If you’re a geek, then you probably know what a hackathon is. If you’re a geek and you don’t know, then you make us sad. Just so we’re on the same page, when use the term, I am referring to an organized gathering of business and technology startup enthusiasts with the purpose of building a minimally working technology that can form the basis of a sustainable technology business. Hackathons can be varying lengths, though in my experience they are usually take place over the course of a weekend.
If you’ve ever attended a hackathon or hosted one yourself, you know that customer validation is likely key to winning along with product development. The business guys take care of customer validation and crafting a sustainable business model, while the developers crank out a working prototype. Some of the better hackathons have support in the form of sponsorships from various tech companies, where those companies provide tech support for whichever team is trying to integrate the company’s technology into their weekend projects. All of this makes hackathons a great opportunity to test out ideas and validate them, usually in the span of a weekend.
But here’s the thing: I think hackathons could be even better. As a former co-organizer of Startup Weekend and someone who has attended many hackathons and Startup Weekend events, my experience is that they lack one thing that I would really love to see:
there is no formal education for the business folks and the developers that gives each group a working knowledge of the other group’s expertise.
I know what you might be thinking. The business guys can learn a little about the technology while working over the weekend and vice versa for the developers. This is true but I think it’s not at an optimal level.
I think developers would benefit from a session on customer validation and business models. This would enable developers and business folks to come to the hackathon with at least a common base of understanding. Conversely, I think business folks would benefit from a session on various technologies, their limitations, and which technology might make sense for various product ideas. I’ve seen way too many business guys get intimidated because they can’t describe their idea beyond “I want a website that does XYZ…”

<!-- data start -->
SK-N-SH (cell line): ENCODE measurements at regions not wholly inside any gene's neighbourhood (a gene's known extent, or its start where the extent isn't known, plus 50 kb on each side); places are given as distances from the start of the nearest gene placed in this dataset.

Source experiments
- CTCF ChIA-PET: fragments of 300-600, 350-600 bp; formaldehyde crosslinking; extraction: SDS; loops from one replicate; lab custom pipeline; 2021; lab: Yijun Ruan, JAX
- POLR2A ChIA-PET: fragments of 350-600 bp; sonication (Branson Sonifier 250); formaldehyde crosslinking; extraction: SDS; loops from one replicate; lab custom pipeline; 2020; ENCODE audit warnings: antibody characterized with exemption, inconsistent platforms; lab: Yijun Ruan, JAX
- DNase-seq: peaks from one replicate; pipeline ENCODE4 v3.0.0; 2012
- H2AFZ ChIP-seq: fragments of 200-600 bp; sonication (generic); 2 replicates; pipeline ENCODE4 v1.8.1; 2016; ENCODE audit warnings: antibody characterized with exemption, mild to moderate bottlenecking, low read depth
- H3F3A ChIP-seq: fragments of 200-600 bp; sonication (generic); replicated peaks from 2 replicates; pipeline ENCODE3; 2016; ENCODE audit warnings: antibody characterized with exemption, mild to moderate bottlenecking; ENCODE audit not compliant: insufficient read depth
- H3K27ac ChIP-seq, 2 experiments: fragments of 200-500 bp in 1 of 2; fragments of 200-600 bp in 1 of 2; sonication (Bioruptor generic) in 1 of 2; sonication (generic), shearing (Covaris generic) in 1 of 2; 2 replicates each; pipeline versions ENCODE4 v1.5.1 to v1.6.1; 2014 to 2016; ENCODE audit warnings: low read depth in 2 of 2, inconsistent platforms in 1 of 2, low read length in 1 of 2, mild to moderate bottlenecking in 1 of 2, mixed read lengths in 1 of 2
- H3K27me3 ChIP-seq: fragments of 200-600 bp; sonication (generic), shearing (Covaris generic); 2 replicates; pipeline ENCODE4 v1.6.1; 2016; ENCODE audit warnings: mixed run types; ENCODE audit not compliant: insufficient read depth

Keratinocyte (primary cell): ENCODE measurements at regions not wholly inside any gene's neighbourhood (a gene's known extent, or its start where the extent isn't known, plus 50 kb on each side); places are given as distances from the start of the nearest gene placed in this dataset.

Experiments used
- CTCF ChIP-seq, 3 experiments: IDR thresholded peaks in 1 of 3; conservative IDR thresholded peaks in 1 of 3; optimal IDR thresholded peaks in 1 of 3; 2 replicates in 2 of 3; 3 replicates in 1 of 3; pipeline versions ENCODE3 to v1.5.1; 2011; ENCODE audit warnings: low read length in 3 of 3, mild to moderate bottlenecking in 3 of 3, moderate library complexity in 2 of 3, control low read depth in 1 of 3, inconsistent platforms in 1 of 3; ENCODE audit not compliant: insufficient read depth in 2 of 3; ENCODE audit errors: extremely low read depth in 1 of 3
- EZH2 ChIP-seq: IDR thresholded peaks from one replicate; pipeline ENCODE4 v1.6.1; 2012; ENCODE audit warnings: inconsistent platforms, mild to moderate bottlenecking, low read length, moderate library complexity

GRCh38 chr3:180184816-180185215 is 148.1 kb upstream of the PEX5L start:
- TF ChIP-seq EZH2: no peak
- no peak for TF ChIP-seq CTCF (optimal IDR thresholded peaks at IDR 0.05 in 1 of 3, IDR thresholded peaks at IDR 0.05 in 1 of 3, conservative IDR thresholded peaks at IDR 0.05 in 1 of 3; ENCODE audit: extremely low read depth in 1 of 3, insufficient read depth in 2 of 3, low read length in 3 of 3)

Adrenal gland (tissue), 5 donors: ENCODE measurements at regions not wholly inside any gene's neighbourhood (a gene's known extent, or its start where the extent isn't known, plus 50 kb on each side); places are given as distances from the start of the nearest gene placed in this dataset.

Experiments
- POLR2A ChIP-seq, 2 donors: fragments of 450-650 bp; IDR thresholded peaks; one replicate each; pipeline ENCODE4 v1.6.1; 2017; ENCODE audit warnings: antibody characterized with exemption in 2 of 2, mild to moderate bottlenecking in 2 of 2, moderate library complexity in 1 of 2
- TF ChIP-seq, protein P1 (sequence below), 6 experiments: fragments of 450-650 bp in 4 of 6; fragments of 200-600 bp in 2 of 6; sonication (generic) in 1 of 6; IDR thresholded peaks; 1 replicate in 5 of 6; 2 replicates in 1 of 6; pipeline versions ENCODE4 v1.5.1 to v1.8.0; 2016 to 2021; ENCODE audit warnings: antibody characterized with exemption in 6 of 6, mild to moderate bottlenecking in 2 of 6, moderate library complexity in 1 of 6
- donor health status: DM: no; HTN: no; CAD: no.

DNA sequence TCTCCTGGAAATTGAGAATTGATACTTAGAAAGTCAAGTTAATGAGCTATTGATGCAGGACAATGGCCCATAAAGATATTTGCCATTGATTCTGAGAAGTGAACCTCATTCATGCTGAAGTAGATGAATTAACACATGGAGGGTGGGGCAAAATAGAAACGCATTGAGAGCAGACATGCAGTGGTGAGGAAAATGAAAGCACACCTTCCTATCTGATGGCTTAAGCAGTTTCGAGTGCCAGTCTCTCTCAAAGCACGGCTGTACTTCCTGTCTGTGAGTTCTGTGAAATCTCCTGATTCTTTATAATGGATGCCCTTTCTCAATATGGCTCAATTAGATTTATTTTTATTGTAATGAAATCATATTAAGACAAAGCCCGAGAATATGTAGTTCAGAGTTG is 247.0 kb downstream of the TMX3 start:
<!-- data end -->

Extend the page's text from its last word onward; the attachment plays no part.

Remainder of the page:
What kinds of sessions do I have in mind? I think the minimum should be a presentation by a speaker. I think the better option is a brief presentation following by a lot of Q&A and a working session. For example, the developers could get an introduction to the basics of customer development and then break out into groups and brainstorm different ways to validate.
Personally, I would love this. The biggest hurdle to doing this, I think, is logistical. Hackathons usually start on a Friday night and last anywhere from one night to an entire weekend. Holding these sessions on a “working day” (meaning anytime from the start of the hackathon to the end) would take away too much time from actually creating something. Then, there is the option of holding these sessions on Friday afternoon but that would probably not work for those who have jobs.
My suggestion is holding these sessions the Friday night before the hackathon starts. Business folks and developers would have at least a week to digest the content of the sessions and could be much better prepared to work with their counterparts at the hackathon. Another alternative, though I favor this less, is to email participants a cheat sheet with the relevant information. Though better than doing nothing, I would still prefer an in-person working session or presentation because that allows for interaction.
Is this more work on hackathon organizers? Of course. In some cases, it could be a lot more work. But do I think it is worth it? In most cases, absolutely yes. Over time, I think this will result in more educated hackathon participants. You’ll have developers who also think about customer and business validation issues. You’ll have business folks who can more effectively brainstorm with their development team. The future startup may see the lines between marketing, business, and tech blur. If and when that happens, doesn’t it make sense to have people speaking a common language?